Teen Spirit Movie Review
Teen Spirit Movie Review Metadata
Gosh, I really like Elle Fanning. I just don’t like her recent movies. It’s not necessarily her fault (okay, yes it is). It’s just that, the directors she chooses to work with are so basic.
Last year at SXSW, Fanning starred in Mélanie Laurent’s Galveston. Fanning was fantastic delivering on her brand of delicate pouts and emotional range. The movie happening around her however, was somewhat of a disappointment.
Fast forward to this year’s festival and Fanning nails her performance again. Which basically amounts to her just playing a version of herself, but I digress. Just before the showing, Max Minghella, the film’s director, got up on stage and lauded the actress’s “incredibly nuanced performance,” adding, “she sang all the songs herself,” as if to suggest audiences are too stupid to recognize good acting or…her voice.
I’m not entirely surprised. Minghella, best known for his role in The Handmaid’s Tale, directs in a strangely similar fashion to his role on that show: arrogant and generic.
Teen Spirit is Flash Dance meets American Idol. It even steals a track from the former…and probably latter too. It’s about a girl named Violet (Fanning) wasting away on her mother’s farm performing farm stuff. Violet is also a singer at a local dive bar on weekends. She gets the opportunity of a lifetime on a singing competition, but must leave her roots to succeed. Violet faces doubters and adversity along the way, but she eventually overcomes and succeeds at winning the competition. The only things missing are wet strip teases and Ryan Seacrest.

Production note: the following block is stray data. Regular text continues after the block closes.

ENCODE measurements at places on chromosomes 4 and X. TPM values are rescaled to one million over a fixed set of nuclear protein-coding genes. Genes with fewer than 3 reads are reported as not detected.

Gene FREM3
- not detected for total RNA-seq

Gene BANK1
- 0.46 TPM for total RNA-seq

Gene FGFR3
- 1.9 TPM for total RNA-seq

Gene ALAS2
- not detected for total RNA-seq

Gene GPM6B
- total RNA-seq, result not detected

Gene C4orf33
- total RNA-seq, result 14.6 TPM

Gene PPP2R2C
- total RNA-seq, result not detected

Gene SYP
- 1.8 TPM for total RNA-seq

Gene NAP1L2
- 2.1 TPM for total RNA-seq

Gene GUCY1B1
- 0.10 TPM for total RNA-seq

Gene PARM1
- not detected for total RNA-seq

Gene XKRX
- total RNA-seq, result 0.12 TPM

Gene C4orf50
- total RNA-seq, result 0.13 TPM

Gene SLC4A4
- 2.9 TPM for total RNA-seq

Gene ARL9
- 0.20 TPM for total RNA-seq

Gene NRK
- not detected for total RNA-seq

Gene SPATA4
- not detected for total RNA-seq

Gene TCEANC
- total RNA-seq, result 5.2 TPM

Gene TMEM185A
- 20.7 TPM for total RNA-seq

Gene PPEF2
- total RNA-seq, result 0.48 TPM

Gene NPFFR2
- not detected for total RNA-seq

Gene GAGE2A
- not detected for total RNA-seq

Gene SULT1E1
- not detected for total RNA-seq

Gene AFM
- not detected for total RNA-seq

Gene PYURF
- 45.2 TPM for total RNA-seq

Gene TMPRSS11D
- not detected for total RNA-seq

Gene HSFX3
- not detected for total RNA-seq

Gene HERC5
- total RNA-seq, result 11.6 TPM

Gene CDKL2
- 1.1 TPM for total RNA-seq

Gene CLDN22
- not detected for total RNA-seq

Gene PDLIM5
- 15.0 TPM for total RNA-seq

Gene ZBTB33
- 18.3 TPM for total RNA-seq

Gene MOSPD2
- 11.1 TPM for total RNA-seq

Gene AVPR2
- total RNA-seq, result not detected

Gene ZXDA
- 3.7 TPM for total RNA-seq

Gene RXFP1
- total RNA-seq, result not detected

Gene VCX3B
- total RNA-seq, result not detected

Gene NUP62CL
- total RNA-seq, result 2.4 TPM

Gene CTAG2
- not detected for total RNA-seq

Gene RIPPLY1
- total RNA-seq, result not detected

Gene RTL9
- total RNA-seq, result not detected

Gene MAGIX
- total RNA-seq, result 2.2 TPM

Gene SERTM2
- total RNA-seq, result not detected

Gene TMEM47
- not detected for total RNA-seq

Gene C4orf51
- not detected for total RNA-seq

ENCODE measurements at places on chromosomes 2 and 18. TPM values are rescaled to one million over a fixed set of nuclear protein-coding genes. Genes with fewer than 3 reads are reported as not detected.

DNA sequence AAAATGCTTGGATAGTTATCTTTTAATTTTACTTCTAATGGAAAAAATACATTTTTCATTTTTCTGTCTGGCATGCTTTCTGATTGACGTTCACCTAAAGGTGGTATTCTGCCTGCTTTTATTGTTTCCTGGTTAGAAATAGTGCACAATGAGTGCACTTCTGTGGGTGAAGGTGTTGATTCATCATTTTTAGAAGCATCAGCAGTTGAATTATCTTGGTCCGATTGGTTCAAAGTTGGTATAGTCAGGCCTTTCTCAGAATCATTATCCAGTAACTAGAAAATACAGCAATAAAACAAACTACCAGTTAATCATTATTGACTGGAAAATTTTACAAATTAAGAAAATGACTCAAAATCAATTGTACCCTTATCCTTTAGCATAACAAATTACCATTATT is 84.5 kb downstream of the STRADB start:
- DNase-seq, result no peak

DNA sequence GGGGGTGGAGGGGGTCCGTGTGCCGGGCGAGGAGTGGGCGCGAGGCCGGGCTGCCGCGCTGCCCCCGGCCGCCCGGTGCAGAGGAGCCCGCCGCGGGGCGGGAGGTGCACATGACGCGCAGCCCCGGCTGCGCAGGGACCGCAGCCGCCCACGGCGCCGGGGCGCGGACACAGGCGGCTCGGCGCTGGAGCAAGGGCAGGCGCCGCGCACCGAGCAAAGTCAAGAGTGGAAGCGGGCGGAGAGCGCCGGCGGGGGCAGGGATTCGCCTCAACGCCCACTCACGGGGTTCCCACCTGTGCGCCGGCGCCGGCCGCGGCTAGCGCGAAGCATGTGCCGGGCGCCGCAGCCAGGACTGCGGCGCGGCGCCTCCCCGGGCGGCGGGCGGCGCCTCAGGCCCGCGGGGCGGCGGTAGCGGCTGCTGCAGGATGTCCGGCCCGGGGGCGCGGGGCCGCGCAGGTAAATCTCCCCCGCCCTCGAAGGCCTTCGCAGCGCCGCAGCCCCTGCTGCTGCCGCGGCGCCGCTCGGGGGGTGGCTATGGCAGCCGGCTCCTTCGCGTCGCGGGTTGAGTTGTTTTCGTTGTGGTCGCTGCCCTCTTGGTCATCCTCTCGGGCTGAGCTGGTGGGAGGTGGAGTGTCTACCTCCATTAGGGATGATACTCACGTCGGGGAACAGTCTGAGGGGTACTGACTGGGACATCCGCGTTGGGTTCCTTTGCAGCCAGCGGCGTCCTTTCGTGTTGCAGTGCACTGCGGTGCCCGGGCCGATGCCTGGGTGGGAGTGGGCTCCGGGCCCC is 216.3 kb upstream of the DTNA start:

Teen Spirit is not entirely dismissible. We love Elle Fanning. She sounds great in the movie, even if her range is never meaningfully challenged. The movie also does a fine job at framing the pop-tracks as cinematic music videos, which is enough to say Minghella has updated the genre to appeal to a millennial audience.
On the other hand, Teen Spirit is as basic a movie as has ever been made. Violet faces few uphill battles, for that purpose she never grows as a character. She’s the same person in the beginning, as she is in the end. The only relationship worth mentioning in this review, is her relationship with Vlad (Zlatko Burić). Violet and Vlad meet in one of those dive bars, where he recognizes her talents and promises to manage her career. Minghella doesn’t give us any reason to root for this relationship and so when Violet is offered a contract from a super-producer, audiences could care less if she leaves Vlad behind. Predictably though, she chooses Vlad.
Minghella seems to have preferred generic camera cuts, set to music beats, than to actual story beats, and that makes this film incredibly basic.